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Fire Proof Curtains for layouts


Penlan

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A number of exhibitions are now requesting fire proof curtains on layouts, as well as the 6" clearance to the floor.

 

Simples I thought, get a spray, but in wildest west Cornwall (Penzance), it would seem such items don't exist and even the material shops sadly shook their heads (horizontally).

 

I have found a spray, but likely to arrive to late for the purpose I want, MSL Firecheck at £14.99 + p&p for a 750ml spray.

 

I would appreciate any views on this or indeed any recommendations (apart from 'don't buy MSL...' it's in the post).

 

I have a 33' length of existing material on the layout (Ok, split into 6 pieces and using Velcro to attach them to each other and the layout boards) , thus I wasn't looking to rush and replace it. Also I don't feel like arguing with an Exhibition Manager about the necessity of fire proof materials, rules are rules, normally set by the owners of the exhibition halls, not the club running the exhibition.

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A number of exhibitions are now requesting fire proof curtains on layouts, as well as the 6" clearance to the floor.

 

 

We've just sprayed all our drapes for Blackmill for the NEC this coming weekend.

 

IMO, this seems such an archaic requirement given the fact that no-one smokes indoors anymore.

 

There's probably more risk from the solvents and other chemicals that are often within a toolbox - what's next, flame and/or explosion proof toolboxes at exhibitions.

 

Cheers,

Mick

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A number of exhibitions are now requesting fire proof curtains on layouts, as well as the 6" clearance to the floor.

 

 

 

There's probably more risk from the solvents and other chemicals that are often within a toolbox - what's next, flame and/or explosion proof toolboxes at exhibitions.

 

Cheers,

Mick

 

Hi,

 

the Drapes on my layout have always been 6" off the floor (or there abouts :unsure: ) and seeing as the layouts baseboard is wood i better fire proof that as well.

 

Mick, im with you on this one, things are getting silly. Next i will need heat proof golves to be allowed to use my soldering iron

 

cheers

Simon

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Fire proofing is also to do with the risk from the electrics - putting it in context guys, I would sooner you fireproof your drapes and complain than I was stuck in a burning building with burning cloth and plastic dripping on me :blink:

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Fire proofing is also to do with the risk from the electrics - putting it in context guys, I would sooner you fireproof your drapes and complain than I was stuck in a burning building with burning cloth and plastic dripping on me :blink:

I'm with you on this and have always fireproof the drapes, if the drapes are sprayed whilst attached to the layout the bottom edge of the baseboard will have some fire retardant properties as well.

Mike

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A number of exhibitions are now requesting fire proof curtains on layouts, as well as the 6" clearance to the floor.

 

Simples I thought, get a spray, but in wildest west Cornwall (Penzance), it would seem such items don't exist and even the material shops sadly shook their heads (horizontally).

 

 

Try looking in the yellow pages or online for theatre supplies - the fireproofing spray is used to fireproof curtains and drapes on stage. There is probably a supplier somewhere in Cornwall who supplies to the local theatres.

 

Andy B)

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Hi

When i wanted to fireproof my layout curtains i contacted the local fire service and asked where i could get the materials to do the job but they could not help me as they did not know. For members living in the North of England look on the web for a fabric outlet called ABACAN. I know that they have one outlet near Holywell on the N.Wales coast road and i got some spray from there to fireproof the curtains for both my layouts (UPSAN DOWNS and OAK RIDGE CANYON) For people in other parts of the country they may be able to post out the fireproofing spray.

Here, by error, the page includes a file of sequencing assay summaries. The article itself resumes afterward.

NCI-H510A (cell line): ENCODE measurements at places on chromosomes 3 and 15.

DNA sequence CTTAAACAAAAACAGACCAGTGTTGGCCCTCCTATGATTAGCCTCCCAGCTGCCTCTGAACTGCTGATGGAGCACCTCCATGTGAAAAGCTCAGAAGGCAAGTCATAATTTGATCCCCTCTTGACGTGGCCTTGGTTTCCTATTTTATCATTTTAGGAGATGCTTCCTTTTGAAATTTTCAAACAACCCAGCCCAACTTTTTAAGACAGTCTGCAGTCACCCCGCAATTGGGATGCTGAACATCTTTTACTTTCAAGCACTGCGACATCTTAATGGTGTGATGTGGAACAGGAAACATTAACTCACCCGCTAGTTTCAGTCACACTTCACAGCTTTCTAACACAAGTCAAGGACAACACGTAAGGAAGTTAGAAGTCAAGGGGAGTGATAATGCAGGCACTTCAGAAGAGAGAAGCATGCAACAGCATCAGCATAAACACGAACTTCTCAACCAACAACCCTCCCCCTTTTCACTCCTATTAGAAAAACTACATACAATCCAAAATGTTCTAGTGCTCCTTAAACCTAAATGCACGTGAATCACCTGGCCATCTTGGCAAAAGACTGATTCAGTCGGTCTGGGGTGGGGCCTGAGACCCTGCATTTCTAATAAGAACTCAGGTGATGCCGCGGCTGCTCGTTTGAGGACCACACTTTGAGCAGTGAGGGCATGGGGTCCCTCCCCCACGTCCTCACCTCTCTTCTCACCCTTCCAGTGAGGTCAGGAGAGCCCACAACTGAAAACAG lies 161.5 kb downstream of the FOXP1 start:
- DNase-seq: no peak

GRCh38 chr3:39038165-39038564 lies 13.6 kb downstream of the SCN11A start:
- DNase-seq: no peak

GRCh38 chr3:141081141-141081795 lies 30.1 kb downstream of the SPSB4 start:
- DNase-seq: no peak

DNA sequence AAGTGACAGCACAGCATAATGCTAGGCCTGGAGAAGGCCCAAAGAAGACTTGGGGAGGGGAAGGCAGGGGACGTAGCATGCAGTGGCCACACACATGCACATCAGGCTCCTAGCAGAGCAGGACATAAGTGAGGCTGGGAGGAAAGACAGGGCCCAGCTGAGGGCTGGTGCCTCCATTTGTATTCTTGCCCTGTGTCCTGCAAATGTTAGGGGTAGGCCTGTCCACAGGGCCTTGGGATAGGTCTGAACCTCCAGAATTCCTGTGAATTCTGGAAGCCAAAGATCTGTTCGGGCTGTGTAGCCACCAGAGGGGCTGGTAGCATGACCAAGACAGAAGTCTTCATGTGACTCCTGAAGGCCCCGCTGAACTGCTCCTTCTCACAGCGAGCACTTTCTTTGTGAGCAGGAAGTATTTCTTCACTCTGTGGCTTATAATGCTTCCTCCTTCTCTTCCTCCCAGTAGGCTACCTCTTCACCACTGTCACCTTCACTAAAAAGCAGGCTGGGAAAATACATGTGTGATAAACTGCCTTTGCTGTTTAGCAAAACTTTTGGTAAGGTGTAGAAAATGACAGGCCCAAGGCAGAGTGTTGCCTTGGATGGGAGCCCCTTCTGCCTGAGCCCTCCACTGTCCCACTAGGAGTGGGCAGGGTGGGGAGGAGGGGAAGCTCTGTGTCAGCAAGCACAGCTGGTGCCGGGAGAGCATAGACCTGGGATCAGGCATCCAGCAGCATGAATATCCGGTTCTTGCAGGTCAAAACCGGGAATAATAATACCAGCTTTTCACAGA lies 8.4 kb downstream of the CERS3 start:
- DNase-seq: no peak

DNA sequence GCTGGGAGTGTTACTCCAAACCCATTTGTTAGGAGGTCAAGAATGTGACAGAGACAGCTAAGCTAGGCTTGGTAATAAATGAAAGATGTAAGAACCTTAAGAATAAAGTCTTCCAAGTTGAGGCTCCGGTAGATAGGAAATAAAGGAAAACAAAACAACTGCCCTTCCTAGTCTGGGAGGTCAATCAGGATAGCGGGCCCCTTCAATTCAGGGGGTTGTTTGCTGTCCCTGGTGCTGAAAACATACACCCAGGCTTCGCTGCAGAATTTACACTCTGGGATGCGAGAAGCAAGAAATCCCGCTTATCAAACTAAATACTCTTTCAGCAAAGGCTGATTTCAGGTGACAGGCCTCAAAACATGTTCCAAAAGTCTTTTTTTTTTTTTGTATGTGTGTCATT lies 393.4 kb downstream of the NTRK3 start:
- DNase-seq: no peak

Hope this helps someone :D

George

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Fire under a lyout isn't all that rare, usually caused electrically. I've ahd aa transformer cook after a short burned out a bridge rectifier which then cooked the transformer. Fortunately I smelt it in time and pulled the plug. There is another layout that I have operated at shows that shall ahve to remain anonymous that has had quite regular fires due rto overloaded 12v systems. they usually occur when there is a derailment on the main line. The fireproof curtains are no problem and certainly we ahve had no problem getting the material in local shops or market stalls. The 6" requirment relates to the height of the flame from a dropped match and goes back long before the current obsessions with elf and safety.

 

Jamie

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Try looking in the yellow pages or online for theatre supplies - the fireproofing spray is used to fireproof curtains and drapes on stage. There is probably a supplier somewhere in Cornwall who supplies to the local theatres.

 

Andy B)

You can also buy fabric ready fireproofed. For example Flints do some in both durable and non-durable fire-retardent forms (depending on whether you want to wash it or not). You'll probably be able to track down a local supplier.

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Many thanks for the help so far, another reason for posting of course is to help those who seek similar information in the future, the search facility now brings forth this information.

 

Of course if I was organised I would have done this along time ago, but with other demands on my time (even sleep seems to be making a fuss now) getting my act together is a no-go... hold on the phones ringing :angry:

 

Edit, there's a 1933 Austin 7 that's lost it's ignition in Penzance, "have I got a spare DJ4 dizzy", unfortunately, yes, so off to supply that now.....

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Try Twites of Leicster or JW Bollom for fire retardant materials. A huge range of colours and materials.

 

Hawthorn Theatrical will also sell you fire retardant spray that also works on wood and other materials. You could spray up your lighting pelmet, legs (Layout, not you own) and also the underside as well.

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The cynic in me would ask the obvious question 'how would the elf n safety (or us as an uninformed buyer) know if a black fabric drape was or was not fire proof?'

 

The second angle is how do you know if your spraying with fireproof spray has given good coverage and made the fabric fireproof?